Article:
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On February 9, the Hollywood Theater, in collaboration with The Indie Horror Drive-In Film Festival, will present the Pittsburgh premiere of 10/31, a horror anthology film with local connections.

A Halloween treat bag of all the things that go bump in the night. From masked killers to scarecrows, witches, and tricksters, there’s a scare for everyone in this anthology of horror and the macabre. The film is the directorial debut for Rocky Gray, the former drummer of the band Evanescence, and includes a vignette from Justin M. Seaman of the Pittsburgh-produced horror indie, The Barn.

The 10/31 premiere event begins at 7 p.m. Tickets cost $10 at the door.

ASCEND Hosts First Pittsburgh 5Point Film Festival

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For the past 10 years, the 5Point Adventure Film Festival has showcased inspiring outdoor films, art, and performances at events in Colorado, North Carolina, and Washinton. Now, 5Point will inspire local audiences to pursue their own amazing experiences with the first-ever 5Point Film Festival Pittsburgh.

On February 3, 5Point Film Festival Pittsburgh will gather area outdoor enthusiasts for an evening of movies, recreation, refreshments, and more at the ASCEND: Pittsburgh indoor rock climbing gym. The festivities begin at 4 p.m. with fun activities such as slacklining, crate-stacking, and wall climbing, food and beverages, gear, and raffles. Raffle drawings and film screenings begin at 7 p.m.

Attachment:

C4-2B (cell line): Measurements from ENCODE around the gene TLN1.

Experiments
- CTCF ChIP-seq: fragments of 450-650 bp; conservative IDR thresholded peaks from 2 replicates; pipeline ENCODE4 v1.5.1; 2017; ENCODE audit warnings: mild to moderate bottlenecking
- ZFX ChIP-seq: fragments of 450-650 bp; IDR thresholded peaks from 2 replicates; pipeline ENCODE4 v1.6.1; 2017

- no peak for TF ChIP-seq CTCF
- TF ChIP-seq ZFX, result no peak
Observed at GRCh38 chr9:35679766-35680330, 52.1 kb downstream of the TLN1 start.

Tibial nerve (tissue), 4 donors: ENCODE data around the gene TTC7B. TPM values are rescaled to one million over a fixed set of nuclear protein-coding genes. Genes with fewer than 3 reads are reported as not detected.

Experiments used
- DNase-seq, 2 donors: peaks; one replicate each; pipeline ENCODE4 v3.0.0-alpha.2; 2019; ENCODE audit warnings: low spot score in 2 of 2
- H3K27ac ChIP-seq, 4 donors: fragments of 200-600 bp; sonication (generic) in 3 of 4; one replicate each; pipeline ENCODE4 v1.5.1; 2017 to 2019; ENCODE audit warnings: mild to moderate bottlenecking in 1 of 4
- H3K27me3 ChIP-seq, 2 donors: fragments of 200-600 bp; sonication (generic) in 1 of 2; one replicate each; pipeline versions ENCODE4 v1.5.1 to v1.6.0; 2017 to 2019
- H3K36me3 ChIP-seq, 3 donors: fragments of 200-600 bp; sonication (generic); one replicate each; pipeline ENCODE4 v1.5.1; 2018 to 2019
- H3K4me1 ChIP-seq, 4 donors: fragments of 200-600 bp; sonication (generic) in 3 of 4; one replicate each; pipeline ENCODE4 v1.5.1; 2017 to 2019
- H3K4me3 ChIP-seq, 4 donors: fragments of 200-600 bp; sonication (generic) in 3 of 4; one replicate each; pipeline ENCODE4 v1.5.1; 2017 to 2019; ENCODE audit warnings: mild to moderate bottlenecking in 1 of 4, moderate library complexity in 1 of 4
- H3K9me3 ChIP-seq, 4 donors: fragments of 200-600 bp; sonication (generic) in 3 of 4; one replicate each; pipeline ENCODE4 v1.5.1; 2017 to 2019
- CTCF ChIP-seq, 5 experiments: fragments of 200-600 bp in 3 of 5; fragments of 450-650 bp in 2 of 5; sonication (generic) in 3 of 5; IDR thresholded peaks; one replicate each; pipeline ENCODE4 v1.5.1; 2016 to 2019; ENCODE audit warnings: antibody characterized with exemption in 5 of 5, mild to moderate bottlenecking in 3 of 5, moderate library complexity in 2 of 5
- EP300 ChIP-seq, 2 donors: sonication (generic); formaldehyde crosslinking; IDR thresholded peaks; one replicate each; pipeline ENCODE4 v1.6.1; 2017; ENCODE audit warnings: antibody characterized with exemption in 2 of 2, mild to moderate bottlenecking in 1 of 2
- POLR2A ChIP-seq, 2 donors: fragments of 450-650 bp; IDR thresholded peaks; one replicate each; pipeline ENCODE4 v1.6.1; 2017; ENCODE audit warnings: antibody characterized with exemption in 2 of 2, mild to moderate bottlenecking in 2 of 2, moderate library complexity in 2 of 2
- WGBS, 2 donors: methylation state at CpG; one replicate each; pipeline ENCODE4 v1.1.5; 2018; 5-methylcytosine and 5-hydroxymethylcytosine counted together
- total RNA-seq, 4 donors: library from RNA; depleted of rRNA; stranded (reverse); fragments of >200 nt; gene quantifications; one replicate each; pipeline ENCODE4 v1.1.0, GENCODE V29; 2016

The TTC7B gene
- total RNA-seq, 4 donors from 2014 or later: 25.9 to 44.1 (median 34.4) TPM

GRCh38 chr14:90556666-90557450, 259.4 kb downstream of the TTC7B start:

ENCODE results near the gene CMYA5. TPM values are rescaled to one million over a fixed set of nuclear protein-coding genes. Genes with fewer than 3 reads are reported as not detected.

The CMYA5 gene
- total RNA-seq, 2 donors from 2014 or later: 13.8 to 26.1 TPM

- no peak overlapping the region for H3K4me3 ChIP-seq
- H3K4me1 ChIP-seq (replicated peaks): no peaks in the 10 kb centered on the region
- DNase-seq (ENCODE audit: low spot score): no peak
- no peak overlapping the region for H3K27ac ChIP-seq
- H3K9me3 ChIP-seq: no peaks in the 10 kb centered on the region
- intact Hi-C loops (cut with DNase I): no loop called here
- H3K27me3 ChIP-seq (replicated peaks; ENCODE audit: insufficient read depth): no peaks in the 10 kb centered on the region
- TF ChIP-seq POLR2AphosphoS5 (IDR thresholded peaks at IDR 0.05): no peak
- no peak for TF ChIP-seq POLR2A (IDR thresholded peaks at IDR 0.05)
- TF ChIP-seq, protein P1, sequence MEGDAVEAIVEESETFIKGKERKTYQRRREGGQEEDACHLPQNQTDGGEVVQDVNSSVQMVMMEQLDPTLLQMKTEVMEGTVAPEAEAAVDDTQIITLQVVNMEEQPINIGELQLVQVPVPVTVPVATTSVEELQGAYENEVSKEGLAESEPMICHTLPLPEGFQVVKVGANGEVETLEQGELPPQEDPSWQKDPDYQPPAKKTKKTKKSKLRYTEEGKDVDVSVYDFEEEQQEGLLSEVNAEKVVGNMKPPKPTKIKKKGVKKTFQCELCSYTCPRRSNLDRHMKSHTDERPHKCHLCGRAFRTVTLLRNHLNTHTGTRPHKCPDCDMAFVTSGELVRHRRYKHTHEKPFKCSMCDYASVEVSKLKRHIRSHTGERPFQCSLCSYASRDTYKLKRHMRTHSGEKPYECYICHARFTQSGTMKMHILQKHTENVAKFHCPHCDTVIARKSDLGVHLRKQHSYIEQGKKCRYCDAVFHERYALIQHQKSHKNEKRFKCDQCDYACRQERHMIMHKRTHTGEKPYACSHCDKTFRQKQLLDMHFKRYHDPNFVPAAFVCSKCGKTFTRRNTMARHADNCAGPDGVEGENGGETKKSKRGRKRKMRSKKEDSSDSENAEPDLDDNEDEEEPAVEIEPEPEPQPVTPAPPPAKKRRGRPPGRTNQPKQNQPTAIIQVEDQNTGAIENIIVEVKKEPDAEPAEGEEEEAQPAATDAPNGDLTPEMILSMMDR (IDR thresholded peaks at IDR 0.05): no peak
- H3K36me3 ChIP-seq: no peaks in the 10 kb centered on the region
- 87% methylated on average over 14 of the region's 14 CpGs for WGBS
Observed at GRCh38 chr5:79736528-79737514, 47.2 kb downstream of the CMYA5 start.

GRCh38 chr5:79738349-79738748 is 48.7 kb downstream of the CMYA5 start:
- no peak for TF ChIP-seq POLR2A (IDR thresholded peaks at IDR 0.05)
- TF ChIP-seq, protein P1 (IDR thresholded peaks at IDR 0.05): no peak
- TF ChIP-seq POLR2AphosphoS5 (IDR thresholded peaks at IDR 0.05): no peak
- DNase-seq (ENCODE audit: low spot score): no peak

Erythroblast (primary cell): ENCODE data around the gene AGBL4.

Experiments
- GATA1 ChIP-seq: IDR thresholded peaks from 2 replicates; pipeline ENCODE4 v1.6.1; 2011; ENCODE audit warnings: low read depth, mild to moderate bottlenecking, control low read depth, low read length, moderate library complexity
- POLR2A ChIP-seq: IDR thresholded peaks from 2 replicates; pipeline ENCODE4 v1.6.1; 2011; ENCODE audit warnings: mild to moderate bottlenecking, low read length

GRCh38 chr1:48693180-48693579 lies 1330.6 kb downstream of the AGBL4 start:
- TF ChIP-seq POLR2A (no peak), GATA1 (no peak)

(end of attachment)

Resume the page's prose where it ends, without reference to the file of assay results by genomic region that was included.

Tickets for 5Point Film Festival Pittsburgh cost $5 in advance at Eventbrite, $10 at the door. The event is a collaboration of ASCEND: Pittsburgh, the upcoming gear shop, 3 Rivers Outdoor Company, and Cultivate. Raffle proceeds will go to the Southwestern Pennsylvania Climbers Coalition and First Waves.

Oaks Theater Hosts Premiere Of Local Horror Film ‘Body Farm’

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Body Farm

On January 23, the Oaks Theater will premiere Body Farm, a local horror film shot with a Pittsburgh-based cast and crew.

Body Farma joint feature-length movie production between KVT Productions and Nickel 17 Films, follows an independent film company that sends a videographer ahead of a story to investigate a body farm where human decomposition is researched. The footage she sends back leads the rest of her team to follow her footsteps to uncover a grisly medical abyss.

Directed by Nicholas LaMantia and writer Brandon Keenan, the low-budget film was shot around the Pittsburgh area and at the famed West Virginia State Penitentiary, as well as in the mountains of North Carolina and in New York City.

The Body Farm premiere takes place at 7 p.m. Tickets cost $8 online or $10 at the door.

Hollywood Theater Offers Chills And Thrills With Janu-Scary Horror Film Festival

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From January 25-February 1, the Hollywood Theater will give horror fans reasons to brave the cold when they present a selection of new and beloved films for its Janu-Scary event. The selections include a previously unreleased cut of Suspiria, a Norwegian horror comedy and a special double feature from Dread Central Presents. See film descriptions and schedule below:

January 25

9 p.m.

Dread Central Presents: Zombiology & Turbo Kid 

the Hollywood Theater joins with the horror blog and entertainment company Dread Central to present a double feature of Zombiology and Turbo Kid.